Jenny: Neurotica is about a plucky Dominatrix with OCD trying to save her small-town dungeon. 

IFC: How would you describe Neurotica to a drunk friend of a friend you met in a bar?

Jenny: Neurotica is about a plucky Dominatrix with OCD trying to save her small-town dungeon. You’re great. We should get coffee sometime. I’m not just saying that. I know other people just say that sometimes but I really feel like we’re going to be friends, you know? Here, what’s your number, I’ll call you so you can have my number! 

IFC: What’s your comedy origin story?

Jenny: Since I was a kid I’ve dealt with severe OCD and anxiety. Comedy has always been one of the ways I’ve dealt with that. I honestly just want to help make people feel happy for a few minutes at a time. 

IFC: What was the genesis of Neurotica?

Jenny: I’m pretty sure it was a title-first situation. I was coming up with ideas to pitch to a production company a million years ago (this isn’t hyperbole; I am VERY old) and just wrote down “Neurotica”; then it just sort of appeared fully formed. “Neurotica? Oh it’s an over-the-top romantic comedy about a Dominatrix with OCD, of course.” And that just happened to hit the buttons of everything I’m fascinated by. 


IFC: How would you describe Ivy?

Jenny: Ivy is everything I love in a comedy character – she’s tenacious, she’s confident, she’s sweet, she’s a big wonderful weirdo. 

IFC: How would Ivy’s clientele describe her?

Jenny:  Open-minded, caring, excellent aim. 

IFC: Why don’t more small towns have local dungeons?

Jenny: How do you know they don’t? 

IFC: What are the pros and cons of joining a chain mega dungeon?

Jenny: You can use any of their locations but you’ll always forget you have a membership and in a year you’ll be like “jeez why won’t they let me just cancel?” 

IFC: Mouths are gross! Why is that?

Jenny: If you had never seen a mouth before and I was like “it’s a wet flesh cave with sharp parts that lives in your face”, it would sound like Cronenberg-ian body horror. All body parts are horrifying. I’m kind of rooting for the singularity, I’d feel way better if I was just a consciousness in a cloud. 

See the whole season of Neurotica right now on IFC’s Comedy Crib.


The ’90s Are Back

The '90s live again during IFC's weekend marathon.

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Photo Credit: Everett Digital, Columbia Pictures

We know what you’re thinking: “Why on Earth would anyone want to reanimate the decade that gave us Haddaway, Los Del Rio, and Smash Mouth, not to mention Crystal Pepsi?”


Thoughts like those are normal. After all, we tend to remember lasting psychological trauma more vividly than fleeting joy. But if you dig deep, you’ll rediscover that the ’90s gave us so much to fondly revisit. Consider the four pillars of true ’90s culture.

Boy Bands

We all pretended to hate them, but watch us come alive at a karaoke bar when “I Want It That Way” comes on. Arguably more influential than Brit Pop and Grunge put together, because hello – Justin Timberlake. He’s a legitimate cultural gem.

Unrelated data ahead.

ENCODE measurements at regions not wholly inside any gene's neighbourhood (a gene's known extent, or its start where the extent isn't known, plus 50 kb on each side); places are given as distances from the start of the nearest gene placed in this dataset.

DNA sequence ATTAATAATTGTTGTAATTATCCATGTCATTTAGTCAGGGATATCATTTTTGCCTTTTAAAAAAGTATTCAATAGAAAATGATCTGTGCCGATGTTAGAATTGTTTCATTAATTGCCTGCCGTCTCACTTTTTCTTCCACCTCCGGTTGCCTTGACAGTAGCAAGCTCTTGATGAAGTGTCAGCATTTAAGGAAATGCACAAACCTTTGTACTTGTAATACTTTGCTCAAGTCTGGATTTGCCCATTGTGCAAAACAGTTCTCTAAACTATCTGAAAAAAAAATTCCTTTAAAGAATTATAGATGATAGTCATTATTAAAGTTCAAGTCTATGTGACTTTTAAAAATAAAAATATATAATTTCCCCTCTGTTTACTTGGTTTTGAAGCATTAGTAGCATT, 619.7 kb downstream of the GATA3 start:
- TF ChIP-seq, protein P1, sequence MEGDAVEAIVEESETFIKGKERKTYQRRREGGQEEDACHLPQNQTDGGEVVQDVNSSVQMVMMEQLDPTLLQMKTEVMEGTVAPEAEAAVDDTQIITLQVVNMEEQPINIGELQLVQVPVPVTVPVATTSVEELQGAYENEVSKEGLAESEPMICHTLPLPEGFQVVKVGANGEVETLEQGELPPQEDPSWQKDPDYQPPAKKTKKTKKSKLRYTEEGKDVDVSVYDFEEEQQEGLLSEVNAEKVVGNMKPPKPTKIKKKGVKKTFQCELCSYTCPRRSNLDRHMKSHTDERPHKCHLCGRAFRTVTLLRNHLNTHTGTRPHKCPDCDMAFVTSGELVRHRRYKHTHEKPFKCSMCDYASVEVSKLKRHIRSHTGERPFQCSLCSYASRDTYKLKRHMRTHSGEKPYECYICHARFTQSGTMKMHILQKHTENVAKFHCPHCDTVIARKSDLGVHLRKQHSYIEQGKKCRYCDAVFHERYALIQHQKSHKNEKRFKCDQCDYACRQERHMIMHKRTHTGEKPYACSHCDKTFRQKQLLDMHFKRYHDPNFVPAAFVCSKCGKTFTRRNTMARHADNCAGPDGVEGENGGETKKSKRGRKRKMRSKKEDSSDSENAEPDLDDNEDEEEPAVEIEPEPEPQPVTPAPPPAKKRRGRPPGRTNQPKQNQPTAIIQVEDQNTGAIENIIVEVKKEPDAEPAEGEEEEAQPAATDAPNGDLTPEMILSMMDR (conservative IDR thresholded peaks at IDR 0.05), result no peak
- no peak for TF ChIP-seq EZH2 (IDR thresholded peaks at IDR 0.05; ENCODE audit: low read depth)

Man-Child Movies

Adam Sandler is just behind The Simpsons in terms of his influence on humor. Somehow his man-child schtick didn’t get old until the aughts, and his success in that arena ushered in a wave of other man-child movies from fellow ’90s comedians. RIP Chris Farley (and WTF Rob Schneider).



Teen Angst

In horror, dramas, comedies, and everything in between: Troubled teens! Getting into trouble! Who couldn’t relate to their First World problems, plaid flannels, and lose grasp of the internet?

Mainstream Nihilism

From the Coen Bros to Fincher to Tarantino, filmmakers on the verge of explosive popularity seemed interested in one thing: mind f*cking their audiences by putting characters in situations (and plot lines) beyond anyone’s control.

Feeling better about that walk down memory lane? Good. Enjoy the revival.


And revisit some important ’90s classics all this weekend during IFC’s ’90s Marathon. Check out the full schedule here.


Get Physical

DVDs are the new Vinyl

Portlandia Season 7 Now Available On Disc.

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GIFs via Giffy

In this crazy digital age, sometimes all we really want is to reach out and touch something. Maybe that’s why so many of us are still gung-ho about owning stuff on DVD. It’s tangible. It’s real. It’s tech from a bygone era that still feels relevant, yet also kitschy and retro. It’s basically vinyl for people born after 1990.


Inevitably we all have that friend whose love of the disc is so absolutely repellent that he makes the technology less appealing. “The resolution, man. The colors. You can’t get latitude like that on a download.” Go to hell, Tim.

Yes, Tim sucks, and you don’t want to be like Tim, but maybe he’s onto something and DVD is still the future. Here are some benefits that go beyond touch.

It’s Decor and Decorum

With DVDs and a handsome bookshelf you can show off your great taste in film and television without showing off your search history. Good for first dates, dinner parties, family reunions, etc.


Forget Public Wifi

Warm up that optical drive. No more awkwardly streaming episodes on shady free wifi!



Internet service goes down. It happens all the time. It could happen right now. Then what? Without a DVD on hand you’ll be forced to make eye contact with your friends and family. Or worse – conversation.


Self Defense

You can’t throw a download like a ninja star. Think about it.


If you’d like to experience the benefits DVD ownership yourself, Portlandia Season 7 is now available on DVD and Blue-Ray.